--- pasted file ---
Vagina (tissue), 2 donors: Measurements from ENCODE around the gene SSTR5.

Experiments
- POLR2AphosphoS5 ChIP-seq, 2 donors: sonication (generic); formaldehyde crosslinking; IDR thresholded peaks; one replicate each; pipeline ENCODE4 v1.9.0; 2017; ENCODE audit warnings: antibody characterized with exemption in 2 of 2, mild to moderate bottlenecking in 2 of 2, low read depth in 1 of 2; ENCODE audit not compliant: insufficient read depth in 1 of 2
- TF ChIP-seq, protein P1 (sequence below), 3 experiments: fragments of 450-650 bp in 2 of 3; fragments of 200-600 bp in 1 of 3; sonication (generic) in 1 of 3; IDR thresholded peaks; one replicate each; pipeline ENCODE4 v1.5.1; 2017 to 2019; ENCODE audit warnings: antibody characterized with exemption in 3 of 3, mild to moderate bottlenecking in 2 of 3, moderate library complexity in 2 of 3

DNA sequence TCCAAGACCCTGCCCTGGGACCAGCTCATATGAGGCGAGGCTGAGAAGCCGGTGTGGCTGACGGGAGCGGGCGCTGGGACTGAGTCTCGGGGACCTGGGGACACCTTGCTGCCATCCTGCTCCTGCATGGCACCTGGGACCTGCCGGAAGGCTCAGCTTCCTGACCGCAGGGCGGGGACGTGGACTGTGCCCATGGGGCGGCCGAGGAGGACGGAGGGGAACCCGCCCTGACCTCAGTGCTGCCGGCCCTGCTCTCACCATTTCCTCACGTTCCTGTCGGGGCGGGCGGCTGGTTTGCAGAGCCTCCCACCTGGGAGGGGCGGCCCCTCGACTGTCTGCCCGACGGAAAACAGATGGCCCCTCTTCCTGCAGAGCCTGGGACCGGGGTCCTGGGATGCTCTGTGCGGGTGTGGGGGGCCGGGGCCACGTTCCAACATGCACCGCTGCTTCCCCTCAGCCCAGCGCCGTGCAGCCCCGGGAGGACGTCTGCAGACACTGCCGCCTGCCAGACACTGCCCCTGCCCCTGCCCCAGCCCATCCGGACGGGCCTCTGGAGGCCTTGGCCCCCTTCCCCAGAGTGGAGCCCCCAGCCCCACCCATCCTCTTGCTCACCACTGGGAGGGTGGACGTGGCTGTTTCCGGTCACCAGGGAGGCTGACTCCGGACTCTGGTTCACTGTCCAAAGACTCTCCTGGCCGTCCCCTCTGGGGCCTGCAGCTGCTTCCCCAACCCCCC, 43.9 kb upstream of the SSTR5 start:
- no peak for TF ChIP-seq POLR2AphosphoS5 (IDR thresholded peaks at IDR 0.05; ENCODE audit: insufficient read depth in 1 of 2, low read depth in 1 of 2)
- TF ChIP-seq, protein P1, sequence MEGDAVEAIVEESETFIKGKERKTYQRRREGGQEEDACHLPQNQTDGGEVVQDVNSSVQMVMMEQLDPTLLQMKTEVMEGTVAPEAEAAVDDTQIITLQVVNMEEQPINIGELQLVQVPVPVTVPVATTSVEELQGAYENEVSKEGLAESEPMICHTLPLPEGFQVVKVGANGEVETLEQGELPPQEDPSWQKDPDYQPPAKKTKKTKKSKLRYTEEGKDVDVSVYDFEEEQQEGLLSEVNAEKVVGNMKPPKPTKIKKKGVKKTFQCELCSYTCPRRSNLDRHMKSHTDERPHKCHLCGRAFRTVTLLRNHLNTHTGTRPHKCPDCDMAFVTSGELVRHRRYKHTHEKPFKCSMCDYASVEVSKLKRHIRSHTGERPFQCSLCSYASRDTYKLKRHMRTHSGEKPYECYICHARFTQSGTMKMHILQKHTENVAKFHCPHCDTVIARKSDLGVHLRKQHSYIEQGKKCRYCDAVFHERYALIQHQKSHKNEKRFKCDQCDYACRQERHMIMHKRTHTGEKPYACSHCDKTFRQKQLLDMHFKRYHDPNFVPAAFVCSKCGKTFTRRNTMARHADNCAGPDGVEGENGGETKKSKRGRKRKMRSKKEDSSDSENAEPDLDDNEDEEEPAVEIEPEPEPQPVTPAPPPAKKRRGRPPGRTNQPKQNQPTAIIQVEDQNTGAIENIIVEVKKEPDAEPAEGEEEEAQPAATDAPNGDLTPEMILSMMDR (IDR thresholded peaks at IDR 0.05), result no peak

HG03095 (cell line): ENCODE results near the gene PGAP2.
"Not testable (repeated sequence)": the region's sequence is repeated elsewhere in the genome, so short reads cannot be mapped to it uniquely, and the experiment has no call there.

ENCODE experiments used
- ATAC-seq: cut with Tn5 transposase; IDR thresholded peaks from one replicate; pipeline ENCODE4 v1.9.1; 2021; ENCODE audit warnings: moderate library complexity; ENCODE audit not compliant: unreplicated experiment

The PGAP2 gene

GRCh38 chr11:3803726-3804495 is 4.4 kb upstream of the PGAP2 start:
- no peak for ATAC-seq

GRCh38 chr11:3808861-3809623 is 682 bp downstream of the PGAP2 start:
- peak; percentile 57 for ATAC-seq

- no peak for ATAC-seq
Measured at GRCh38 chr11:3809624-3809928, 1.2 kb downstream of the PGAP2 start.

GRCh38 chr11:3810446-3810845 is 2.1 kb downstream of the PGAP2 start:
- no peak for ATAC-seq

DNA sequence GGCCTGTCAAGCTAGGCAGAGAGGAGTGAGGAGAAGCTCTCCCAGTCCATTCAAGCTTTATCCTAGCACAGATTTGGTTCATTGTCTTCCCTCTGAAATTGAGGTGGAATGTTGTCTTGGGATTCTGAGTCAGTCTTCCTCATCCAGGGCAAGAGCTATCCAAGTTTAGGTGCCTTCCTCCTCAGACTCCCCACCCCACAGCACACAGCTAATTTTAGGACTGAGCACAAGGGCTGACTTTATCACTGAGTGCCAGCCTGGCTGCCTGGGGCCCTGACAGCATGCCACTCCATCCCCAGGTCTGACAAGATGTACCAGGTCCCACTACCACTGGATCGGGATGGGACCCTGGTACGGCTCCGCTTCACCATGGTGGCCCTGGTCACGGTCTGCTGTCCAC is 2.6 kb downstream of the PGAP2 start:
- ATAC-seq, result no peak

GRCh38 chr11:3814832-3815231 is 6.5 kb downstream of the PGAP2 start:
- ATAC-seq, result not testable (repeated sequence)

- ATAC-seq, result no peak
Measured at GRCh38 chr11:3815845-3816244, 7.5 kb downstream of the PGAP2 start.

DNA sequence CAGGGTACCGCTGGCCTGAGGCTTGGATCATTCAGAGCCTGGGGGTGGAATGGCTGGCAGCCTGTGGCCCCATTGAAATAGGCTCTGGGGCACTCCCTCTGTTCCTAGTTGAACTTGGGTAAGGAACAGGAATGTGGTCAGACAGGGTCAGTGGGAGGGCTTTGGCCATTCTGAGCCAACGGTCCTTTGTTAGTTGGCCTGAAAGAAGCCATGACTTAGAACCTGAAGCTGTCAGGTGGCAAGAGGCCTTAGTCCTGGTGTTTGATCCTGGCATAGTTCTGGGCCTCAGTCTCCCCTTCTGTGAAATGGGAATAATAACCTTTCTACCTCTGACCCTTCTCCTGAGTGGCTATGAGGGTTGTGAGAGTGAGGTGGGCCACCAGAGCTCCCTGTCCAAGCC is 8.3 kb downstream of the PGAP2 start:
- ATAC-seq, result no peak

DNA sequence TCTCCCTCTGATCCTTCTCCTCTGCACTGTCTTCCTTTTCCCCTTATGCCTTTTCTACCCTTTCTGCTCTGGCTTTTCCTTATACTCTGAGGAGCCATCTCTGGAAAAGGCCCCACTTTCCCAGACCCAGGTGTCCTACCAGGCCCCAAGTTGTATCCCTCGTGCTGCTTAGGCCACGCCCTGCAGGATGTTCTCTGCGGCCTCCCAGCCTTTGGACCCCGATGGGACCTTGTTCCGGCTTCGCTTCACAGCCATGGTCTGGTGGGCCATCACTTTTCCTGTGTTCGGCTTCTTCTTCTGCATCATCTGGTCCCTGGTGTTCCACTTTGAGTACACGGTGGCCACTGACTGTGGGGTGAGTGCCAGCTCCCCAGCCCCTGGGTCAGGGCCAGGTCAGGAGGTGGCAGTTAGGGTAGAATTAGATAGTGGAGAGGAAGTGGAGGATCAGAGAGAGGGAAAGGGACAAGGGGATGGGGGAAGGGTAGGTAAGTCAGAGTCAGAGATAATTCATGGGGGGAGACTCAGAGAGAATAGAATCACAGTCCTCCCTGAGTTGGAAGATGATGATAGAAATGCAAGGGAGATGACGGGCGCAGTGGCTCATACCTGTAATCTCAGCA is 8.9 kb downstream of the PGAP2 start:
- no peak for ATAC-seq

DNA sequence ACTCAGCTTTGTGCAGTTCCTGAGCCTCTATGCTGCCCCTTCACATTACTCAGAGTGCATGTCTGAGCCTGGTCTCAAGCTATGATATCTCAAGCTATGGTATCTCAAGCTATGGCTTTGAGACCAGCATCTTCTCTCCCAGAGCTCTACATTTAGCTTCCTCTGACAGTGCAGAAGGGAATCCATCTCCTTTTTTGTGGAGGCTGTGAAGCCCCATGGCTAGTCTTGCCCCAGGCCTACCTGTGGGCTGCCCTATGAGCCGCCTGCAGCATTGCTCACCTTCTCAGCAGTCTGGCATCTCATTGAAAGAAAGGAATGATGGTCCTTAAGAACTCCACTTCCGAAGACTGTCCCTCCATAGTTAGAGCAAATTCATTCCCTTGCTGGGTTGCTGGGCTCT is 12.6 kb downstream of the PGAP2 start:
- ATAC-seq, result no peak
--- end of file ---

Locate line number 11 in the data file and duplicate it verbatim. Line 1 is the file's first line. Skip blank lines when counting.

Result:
- ATAC-seq: cut with Tn5 transposase; IDR thresholded peaks from one replicate; pipeline ENCODE4 v1.9.1; 2021; ENCODE audit warnings: moderate library complexity; ENCODE audit not compliant: unreplicated experiment